- Increasing the self-destruction of mutated cells (which, if allowed to replicate, could lead to cancer)
- Reducing the spread and reproduction of cancer cells
- Causing cells to become differentiated (cancer cells often lack differentiation)
- Reducing the growth of new blood vessels from pre-existing ones, which is a step in the transition of dormant tumors turning cancerous
This applies not only to skin cancer but other types of cancer as well. Theories linking vitamin D to certain cancers have been tested and confirmed in more than 200 epidemiological studies, and understanding of its physiological basis stems from more than 2,500 laboratory studies, according to epidemiologist Cedric Garland, DrPH, professor of family and preventive medicine at the UC San Diego School of Medicine.
Here are just a few highlights into some of the most noteworthy findings:
- Some 600,000 cases of breast and colorectal cancers could be prevented each year if vitamin D levels among populations worldwide were increased, according to .previous research by Dr. Garland and colleagues
- Optimizing your vitamin D levels could help you to prevent at least 16 different types of cancer including pancreatic, lung, ovarian, prostate, and skin cancers.
- A large-scale, randomized, placebo-controlled study on vitamin D and cancer showed that vitamin D can cut overall cancer risk by as much as 60 percent. This was such groundbreaking news that the Canadian Cancer Society has actually begun endorsing the vitamin as a cancer-prevention therapy.
- Light-skinned women who had high amounts of long-term sun exposure had half the risk of developing advanced breast cancer (cancer that spreads beyond your breast) as women with lower amounts of regular sun exposure, according to a study in the American Journal of Epidemiology.
- A study by Dr. William Grant, Ph.D., internationally recognized research scientist and vitamin D expert, found that about 30 percent of cancer deaths — which amounts to 2 million worldwide and 200,000 in the United States — could be prevented each year with higher levels of vitamin D.
My question is about vitamin D and milk. Is there a difference between the vitamin D in milk and vitamin D3 in supplement form? Is it possible to “overdose” on vitamin D if someone takes a supplement of 1000 IUs a day and drinks a lot of milk? I realize that milk has its own issues (pasteurization, hormones, etc) but strictly speaking vitamin D, can you get what you need from drinking several glasses a day? How much vitamin D (or D3) would it take to “overdose” on it?
Dr Mark Hyman’s Ans: It is a mistaken notion that vitamin D is naturally found in milk. Vitamin D was added to milk to prevent rickets during the early part of the 20th century. There are only 125 units on average per glass of milk. Our current understanding of vitamin D needs is different than it was in years past. Current needs for a vitamin D replete or nourished person is 1000 to 2000 units for maintenance a day. However, if you are vitamin D deficient you may need up to 10,000 units a day for many months. Dr. Robert Heaney and Michael Holick have studied this extensively and found no toxicity using 10,000 units a day for 20 weeks in healthy young males. Personally I have used 5,000 to10,000 units a day in my practice for many years for three to six months with not one case of vitamin D toxicity. And in factI think you would be hard pressed to find one physician who has ever seen a case of vitamin D toxicity despite being brainwashed about the dangers of this in medical school.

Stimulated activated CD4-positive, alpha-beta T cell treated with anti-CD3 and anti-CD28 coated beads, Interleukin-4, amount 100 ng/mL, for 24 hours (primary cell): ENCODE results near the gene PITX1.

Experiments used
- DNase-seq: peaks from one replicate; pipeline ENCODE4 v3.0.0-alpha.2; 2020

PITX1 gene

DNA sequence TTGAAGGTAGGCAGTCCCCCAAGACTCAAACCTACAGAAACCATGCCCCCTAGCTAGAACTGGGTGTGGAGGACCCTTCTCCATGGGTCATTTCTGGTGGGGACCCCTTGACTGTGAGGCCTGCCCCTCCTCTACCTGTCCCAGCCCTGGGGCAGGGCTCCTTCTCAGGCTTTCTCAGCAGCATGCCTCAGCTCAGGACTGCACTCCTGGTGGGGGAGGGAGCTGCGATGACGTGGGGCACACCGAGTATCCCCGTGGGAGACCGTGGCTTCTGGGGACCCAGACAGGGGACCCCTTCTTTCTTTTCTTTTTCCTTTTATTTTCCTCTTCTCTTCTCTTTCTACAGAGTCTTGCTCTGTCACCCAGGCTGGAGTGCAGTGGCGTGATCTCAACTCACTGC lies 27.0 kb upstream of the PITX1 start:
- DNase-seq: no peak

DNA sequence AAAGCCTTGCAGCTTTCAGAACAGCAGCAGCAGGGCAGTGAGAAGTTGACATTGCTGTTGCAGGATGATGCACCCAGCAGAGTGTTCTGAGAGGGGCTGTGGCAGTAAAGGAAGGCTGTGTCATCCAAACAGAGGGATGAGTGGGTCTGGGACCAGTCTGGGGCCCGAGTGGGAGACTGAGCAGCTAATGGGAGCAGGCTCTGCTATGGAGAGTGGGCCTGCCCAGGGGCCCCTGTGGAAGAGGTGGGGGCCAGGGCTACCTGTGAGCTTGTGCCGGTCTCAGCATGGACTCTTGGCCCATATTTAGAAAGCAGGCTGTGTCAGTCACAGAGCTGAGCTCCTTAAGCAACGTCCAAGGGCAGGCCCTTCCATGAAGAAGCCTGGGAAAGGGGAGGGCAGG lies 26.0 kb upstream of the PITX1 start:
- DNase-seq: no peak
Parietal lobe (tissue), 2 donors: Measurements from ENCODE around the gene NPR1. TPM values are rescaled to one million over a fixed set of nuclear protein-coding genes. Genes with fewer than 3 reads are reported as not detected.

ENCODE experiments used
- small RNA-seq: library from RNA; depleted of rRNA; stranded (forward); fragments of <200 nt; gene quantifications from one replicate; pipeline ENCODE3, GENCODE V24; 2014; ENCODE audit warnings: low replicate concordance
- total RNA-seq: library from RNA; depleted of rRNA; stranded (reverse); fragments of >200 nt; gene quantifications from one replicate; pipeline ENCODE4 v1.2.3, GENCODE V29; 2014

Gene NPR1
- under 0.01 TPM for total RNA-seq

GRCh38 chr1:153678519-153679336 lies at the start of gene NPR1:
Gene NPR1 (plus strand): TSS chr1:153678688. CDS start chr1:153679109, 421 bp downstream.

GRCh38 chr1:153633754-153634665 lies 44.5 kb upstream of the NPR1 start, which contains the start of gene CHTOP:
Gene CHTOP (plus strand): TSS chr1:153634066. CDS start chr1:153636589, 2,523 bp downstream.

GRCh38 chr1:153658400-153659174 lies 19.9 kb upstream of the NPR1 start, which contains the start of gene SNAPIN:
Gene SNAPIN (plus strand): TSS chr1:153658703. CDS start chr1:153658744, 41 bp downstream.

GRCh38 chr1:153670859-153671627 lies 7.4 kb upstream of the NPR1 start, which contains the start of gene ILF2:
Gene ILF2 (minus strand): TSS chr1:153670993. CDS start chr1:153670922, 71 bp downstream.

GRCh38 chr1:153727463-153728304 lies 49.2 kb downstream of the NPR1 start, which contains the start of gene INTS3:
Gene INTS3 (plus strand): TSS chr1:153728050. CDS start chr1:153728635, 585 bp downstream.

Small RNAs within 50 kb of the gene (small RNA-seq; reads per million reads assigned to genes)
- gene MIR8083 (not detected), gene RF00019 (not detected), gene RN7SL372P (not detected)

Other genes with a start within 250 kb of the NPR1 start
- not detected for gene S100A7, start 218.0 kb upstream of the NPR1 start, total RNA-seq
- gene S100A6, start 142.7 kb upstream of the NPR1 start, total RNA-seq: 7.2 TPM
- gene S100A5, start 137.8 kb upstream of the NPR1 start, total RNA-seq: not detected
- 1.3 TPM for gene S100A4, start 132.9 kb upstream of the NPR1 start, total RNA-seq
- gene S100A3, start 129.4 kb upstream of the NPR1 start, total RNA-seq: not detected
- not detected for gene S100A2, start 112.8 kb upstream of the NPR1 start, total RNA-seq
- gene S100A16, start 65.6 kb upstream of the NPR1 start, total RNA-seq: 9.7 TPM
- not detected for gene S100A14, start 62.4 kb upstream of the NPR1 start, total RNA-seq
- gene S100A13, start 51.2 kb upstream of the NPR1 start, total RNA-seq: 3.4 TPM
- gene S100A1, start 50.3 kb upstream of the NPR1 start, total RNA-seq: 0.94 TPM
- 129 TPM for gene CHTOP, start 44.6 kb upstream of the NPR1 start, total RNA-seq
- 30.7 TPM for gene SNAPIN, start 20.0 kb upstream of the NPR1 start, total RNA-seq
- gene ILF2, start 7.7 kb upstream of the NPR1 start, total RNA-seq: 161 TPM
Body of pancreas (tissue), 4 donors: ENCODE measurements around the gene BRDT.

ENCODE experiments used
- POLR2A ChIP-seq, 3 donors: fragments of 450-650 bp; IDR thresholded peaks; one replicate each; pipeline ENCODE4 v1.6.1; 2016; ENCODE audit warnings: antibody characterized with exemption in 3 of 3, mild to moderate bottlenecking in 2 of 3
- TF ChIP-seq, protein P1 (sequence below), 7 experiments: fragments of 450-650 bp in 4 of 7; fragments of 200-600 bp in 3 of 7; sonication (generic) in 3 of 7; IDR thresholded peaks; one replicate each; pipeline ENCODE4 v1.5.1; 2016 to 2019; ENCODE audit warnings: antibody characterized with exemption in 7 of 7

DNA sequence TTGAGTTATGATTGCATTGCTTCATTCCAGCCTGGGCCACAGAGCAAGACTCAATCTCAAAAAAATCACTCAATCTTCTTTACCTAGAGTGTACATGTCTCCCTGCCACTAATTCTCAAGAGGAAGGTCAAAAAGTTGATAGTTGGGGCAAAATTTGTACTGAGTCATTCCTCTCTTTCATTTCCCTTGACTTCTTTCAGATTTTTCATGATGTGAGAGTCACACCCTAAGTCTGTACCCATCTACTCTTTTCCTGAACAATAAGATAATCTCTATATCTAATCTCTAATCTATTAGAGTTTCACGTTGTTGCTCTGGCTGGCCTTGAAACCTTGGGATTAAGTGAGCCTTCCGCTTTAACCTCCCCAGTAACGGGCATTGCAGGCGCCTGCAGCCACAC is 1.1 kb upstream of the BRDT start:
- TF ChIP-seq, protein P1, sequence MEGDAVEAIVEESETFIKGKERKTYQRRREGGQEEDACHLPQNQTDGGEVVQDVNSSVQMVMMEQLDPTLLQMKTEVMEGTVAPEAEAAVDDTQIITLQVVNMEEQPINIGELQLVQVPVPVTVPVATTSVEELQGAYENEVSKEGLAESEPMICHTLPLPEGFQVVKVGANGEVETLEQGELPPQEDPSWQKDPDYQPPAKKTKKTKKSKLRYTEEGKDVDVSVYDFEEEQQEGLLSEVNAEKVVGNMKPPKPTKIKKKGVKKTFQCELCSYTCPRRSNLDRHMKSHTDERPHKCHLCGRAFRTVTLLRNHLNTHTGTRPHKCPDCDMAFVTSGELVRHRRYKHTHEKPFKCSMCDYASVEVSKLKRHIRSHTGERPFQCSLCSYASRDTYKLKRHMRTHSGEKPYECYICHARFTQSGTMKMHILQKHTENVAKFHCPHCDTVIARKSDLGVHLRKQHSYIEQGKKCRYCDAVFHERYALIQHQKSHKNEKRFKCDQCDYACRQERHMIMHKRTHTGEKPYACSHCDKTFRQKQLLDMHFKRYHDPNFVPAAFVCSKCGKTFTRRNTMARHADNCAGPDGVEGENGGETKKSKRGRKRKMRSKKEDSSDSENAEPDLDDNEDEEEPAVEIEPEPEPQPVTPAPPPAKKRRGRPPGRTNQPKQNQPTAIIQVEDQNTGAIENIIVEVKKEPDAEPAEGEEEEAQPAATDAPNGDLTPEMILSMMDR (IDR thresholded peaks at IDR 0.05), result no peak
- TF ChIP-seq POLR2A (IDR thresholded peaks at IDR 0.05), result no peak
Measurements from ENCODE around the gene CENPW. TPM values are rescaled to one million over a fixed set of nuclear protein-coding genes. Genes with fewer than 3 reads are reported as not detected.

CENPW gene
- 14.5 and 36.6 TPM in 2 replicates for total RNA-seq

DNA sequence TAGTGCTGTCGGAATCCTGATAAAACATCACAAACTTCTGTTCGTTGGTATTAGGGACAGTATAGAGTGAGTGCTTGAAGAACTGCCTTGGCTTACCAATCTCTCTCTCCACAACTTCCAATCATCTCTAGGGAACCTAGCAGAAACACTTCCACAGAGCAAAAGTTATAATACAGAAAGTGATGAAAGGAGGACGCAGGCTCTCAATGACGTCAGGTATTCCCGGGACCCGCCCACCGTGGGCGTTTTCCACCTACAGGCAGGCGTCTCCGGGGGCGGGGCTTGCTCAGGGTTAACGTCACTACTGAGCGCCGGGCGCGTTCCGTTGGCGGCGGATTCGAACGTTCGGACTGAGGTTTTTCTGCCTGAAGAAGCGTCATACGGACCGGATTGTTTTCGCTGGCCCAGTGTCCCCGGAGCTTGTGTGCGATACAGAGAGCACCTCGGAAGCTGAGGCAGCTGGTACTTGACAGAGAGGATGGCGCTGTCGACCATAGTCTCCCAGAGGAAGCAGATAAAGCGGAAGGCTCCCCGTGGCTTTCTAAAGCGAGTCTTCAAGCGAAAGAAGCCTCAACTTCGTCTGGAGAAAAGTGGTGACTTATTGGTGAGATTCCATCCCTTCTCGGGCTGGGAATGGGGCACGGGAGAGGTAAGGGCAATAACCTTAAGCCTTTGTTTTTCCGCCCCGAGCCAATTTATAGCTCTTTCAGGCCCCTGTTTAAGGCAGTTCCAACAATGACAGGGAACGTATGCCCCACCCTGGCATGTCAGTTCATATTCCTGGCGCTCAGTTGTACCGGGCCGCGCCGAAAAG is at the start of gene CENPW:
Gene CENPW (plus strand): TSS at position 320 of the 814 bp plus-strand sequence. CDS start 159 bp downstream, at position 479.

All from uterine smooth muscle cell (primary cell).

I think that in order to get adequate amounts of vitamin D you would need to drink 20 glasses of milk a day, which is I think concerning for many reasons. I believe that milk in its current form, which is homogenized, pasteurized, raised from corn fed animals and hybridized GMO strains of grain and processed with antibiotics and hormones is not the traditional dairy product eaten over the centuries. Dairy has many harmful effects including increase in allergy, type 1 diabetes, intestinal distress, chronic sinus infections, ear infections, cancer as well as being the leading cause of iron deficiency anemia and constipation in children.
The USDA food pyramid guidelines for drinking milk are not based current science. This is well documented by Dr. Walter Willett. Therefore I do not think that people should consider milk their source of vitamin D. I do believe that there are good dietary sources including mackerel and herring. However, sun exposure to large surface area skin such as chest, arms, back and legs for 15 minutes a day according to Michael Holick is a safe, effective way to get vitamin D production, however people who live in northern climates cannot generally do this and therefore I recommend that all people be on at least 2000 units of vitamin D3 a day.